The DeltaWing is being prepared for the 2012 Le Mans 24 Hours endurance race in June, but Nissan and the other major contributors already know that it has no chance of winning. That’s because the radical concept doesn’t conform to any existing championship regulations, and will have no direct competitors.
Accordingly, the Nissan DeltaWing will race with the number ‘0’ on its body and will run from ‘Garage 56’ – the spot in pit lane reserved for experimental competitors.
The DeltaWing was developed by British designer Ben Bowlby, US motorsport entrepreneur Don Panoz, former US Formula 1 driver Dan Gurney, the Highcroft Racing Team and Michelin Tyres North America.
It’s powered by a race-prepared 1.6-litre four-cylinder DIG-T Nissan engine, which Bowlby said was the team’s first choice powerplant.
“It's a spectacular piece. We've got the engine of our dreams: it's the right weight, has the right power and it's phenomenally efficient.”
The direct injection turbocharged engine will produce around 224kW of power, and the team expects it to achieve lap times between the LMP1 and LMP2 cars, despite having only half the power of those prototypes.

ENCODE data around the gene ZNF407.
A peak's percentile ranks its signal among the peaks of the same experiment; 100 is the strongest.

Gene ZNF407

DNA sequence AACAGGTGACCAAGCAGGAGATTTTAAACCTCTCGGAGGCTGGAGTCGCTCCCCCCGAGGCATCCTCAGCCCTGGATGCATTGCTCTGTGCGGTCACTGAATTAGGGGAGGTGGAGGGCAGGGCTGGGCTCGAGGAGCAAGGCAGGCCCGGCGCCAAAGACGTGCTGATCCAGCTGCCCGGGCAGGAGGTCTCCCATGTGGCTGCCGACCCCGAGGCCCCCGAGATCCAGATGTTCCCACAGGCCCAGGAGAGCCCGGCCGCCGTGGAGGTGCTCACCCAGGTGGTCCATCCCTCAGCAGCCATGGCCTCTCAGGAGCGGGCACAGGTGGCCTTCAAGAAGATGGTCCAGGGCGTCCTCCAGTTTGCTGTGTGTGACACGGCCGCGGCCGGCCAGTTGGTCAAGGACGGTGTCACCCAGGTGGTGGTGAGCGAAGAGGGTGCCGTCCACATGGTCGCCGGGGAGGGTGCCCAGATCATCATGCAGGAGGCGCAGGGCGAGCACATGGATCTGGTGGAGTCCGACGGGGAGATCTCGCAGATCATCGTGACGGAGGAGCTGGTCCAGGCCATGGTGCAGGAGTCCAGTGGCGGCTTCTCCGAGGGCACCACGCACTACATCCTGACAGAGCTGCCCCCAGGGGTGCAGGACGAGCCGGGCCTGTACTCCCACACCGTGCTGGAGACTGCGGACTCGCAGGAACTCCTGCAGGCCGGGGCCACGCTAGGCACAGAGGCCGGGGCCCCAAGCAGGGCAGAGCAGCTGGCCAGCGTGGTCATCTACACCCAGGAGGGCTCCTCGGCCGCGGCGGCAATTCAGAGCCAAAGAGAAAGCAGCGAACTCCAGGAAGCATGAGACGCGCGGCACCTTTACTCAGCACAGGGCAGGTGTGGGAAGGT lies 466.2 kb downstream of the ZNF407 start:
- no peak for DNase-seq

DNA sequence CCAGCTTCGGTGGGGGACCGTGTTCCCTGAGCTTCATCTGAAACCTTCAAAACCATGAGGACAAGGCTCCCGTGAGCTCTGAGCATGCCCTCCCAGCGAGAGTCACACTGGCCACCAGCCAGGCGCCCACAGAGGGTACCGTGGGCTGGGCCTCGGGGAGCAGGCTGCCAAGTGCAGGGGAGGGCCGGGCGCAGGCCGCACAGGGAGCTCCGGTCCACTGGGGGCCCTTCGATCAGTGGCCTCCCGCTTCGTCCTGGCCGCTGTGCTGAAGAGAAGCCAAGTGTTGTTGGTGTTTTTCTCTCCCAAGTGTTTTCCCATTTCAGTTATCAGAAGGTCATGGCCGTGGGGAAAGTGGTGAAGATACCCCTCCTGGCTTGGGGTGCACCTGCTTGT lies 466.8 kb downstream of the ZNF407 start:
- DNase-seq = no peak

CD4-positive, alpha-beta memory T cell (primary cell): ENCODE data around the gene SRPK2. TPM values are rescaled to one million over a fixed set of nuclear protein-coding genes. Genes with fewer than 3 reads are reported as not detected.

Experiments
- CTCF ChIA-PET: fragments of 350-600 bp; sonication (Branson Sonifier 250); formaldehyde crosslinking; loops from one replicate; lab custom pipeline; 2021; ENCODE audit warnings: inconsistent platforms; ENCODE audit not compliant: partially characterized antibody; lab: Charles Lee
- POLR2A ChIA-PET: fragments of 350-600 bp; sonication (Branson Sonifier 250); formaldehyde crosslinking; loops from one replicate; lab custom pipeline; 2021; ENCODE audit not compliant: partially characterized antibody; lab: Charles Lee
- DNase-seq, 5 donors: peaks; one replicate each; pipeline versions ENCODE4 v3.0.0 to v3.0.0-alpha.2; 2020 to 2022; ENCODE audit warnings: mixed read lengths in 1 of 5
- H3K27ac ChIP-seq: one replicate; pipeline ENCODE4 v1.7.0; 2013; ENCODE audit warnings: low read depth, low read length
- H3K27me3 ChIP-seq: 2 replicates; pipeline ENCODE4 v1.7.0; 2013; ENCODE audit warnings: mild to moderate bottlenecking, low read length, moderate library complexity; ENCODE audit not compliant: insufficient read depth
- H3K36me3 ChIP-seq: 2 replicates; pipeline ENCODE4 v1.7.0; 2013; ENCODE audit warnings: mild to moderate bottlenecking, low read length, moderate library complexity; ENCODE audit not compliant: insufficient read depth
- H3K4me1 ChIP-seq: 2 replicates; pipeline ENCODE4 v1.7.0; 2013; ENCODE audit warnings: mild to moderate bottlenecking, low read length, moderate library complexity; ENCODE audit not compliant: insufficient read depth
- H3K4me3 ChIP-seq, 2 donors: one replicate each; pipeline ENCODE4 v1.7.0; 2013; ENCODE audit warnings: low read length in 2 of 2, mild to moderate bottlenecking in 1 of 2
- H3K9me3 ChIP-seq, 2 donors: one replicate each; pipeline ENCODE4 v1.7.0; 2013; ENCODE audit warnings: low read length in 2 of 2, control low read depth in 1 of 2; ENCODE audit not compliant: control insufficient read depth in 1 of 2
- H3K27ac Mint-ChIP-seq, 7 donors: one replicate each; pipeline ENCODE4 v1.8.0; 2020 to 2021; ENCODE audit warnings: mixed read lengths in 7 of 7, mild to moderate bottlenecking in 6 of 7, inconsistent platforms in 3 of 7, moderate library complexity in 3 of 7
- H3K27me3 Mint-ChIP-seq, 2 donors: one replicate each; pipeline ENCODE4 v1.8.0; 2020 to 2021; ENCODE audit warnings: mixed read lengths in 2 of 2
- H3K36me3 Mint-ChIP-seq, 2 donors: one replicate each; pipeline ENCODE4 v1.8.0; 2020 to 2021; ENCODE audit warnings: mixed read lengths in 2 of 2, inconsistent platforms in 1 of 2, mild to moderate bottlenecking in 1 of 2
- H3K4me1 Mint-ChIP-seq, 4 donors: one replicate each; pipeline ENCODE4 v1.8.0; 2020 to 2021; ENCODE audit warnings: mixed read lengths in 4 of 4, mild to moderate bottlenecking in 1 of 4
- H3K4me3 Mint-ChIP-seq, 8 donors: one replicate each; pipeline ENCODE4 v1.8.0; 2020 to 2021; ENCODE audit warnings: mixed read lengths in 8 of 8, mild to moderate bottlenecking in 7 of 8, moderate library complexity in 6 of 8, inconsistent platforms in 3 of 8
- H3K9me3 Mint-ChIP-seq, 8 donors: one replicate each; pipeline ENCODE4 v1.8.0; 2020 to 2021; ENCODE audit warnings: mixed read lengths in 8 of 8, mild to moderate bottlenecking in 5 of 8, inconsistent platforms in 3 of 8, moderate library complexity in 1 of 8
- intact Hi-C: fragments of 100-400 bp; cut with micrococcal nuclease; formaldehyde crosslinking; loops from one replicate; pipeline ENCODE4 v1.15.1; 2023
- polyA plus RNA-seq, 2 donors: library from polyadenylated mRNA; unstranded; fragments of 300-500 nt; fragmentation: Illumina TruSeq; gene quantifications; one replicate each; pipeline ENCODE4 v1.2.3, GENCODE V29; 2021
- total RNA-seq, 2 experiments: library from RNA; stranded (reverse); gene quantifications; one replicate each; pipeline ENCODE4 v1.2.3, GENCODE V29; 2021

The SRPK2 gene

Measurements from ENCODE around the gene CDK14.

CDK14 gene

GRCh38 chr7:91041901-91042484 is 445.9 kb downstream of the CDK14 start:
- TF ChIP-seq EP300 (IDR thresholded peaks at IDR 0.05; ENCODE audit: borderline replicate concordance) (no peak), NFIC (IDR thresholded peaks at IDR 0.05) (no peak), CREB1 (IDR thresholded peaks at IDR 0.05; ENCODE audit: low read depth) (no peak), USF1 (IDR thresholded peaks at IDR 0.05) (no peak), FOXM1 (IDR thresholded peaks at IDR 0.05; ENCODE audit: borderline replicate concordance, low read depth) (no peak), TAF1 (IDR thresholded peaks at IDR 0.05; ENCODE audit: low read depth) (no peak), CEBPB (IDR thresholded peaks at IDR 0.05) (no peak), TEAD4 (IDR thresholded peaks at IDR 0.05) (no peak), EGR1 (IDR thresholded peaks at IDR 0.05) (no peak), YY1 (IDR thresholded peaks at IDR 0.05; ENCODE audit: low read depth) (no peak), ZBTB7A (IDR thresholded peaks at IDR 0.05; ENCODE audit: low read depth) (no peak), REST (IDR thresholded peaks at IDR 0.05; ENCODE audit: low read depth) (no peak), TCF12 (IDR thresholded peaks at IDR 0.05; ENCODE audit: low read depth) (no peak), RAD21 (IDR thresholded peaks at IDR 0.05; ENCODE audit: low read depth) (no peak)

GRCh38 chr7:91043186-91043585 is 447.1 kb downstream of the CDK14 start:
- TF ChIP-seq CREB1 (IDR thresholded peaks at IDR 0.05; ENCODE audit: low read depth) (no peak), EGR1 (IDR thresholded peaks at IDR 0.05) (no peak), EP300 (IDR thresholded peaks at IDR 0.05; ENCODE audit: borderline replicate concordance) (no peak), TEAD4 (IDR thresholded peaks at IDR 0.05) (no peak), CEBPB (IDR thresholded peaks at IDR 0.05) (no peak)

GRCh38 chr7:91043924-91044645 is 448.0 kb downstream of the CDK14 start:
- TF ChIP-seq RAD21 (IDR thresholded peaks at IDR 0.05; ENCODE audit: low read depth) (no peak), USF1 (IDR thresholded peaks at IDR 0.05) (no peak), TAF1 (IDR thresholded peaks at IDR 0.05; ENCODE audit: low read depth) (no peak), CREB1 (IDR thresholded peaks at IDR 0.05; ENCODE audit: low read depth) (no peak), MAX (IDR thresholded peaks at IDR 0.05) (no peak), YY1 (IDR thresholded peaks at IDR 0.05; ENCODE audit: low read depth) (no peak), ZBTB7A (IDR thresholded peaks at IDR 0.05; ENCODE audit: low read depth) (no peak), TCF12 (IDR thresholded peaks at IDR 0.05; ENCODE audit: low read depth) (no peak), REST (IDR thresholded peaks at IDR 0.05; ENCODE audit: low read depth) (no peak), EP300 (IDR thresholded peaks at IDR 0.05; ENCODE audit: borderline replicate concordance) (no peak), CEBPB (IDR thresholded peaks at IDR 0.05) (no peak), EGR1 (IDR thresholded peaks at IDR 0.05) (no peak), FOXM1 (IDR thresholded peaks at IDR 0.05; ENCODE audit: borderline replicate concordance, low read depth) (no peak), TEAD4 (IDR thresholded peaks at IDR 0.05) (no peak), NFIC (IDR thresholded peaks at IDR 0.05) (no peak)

Nissan Motor Co. executive vice president Andy Palmer says the DeltaWing could shape the future of endurance motorsport, and insists the research and development work going into the car will filter down to Nissan’s future production car range.
The Nissan DeltaWing is approximately half the weight and has half the aerodynamic drag of a conventional racer. The driver sits almost over the rear axle with a view over the long, narrow fuselage to the thin twin front tyres that have been specially developed by Michelin. All the weight is at the rear, which Nissan says makes the DeltaWing highly manoeuvrable.
The DeltaWing will be piloted by Briton Marino Franchitti and reigning FIA GT1 world champion Michael Krumm. The first public demo laps will take place at Sebring, Florida tomorrow.